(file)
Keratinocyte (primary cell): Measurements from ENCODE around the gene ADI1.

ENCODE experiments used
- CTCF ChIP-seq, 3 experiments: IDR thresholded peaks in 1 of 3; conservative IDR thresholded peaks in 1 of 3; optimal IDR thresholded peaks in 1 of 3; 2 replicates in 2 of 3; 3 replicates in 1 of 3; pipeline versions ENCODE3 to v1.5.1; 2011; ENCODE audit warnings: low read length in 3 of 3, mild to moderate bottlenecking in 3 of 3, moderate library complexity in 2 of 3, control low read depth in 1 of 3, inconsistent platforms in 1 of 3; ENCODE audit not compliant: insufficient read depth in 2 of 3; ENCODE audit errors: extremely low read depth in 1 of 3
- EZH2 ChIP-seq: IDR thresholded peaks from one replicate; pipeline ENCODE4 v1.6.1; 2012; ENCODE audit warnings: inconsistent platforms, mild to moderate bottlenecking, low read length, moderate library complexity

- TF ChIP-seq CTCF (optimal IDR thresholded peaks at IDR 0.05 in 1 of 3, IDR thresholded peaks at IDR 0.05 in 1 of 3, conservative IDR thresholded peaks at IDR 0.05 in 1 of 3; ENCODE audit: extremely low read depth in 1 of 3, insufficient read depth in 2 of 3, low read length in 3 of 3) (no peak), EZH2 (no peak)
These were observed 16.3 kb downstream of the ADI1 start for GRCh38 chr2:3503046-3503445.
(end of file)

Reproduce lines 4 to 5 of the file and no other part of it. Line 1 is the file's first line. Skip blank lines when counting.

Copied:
- EZH2 ChIP-seq: IDR thresholded peaks from one replicate; pipeline ENCODE4 v1.6.1; 2012; ENCODE audit warnings: inconsistent platforms, mild to moderate bottlenecking, low read length, moderate library complexity

- TF ChIP-seq CTCF (optimal IDR thresholded peaks at IDR 0.05 in 1 of 3, IDR thresholded peaks at IDR 0.05 in 1 of 3, conservative IDR thresholded peaks at IDR 0.05 in 1 of 3; ENCODE audit: extremely low read depth in 1 of 3, insufficient read depth in 2 of 3, low read length in 3 of 3) (no peak), EZH2 (no peak)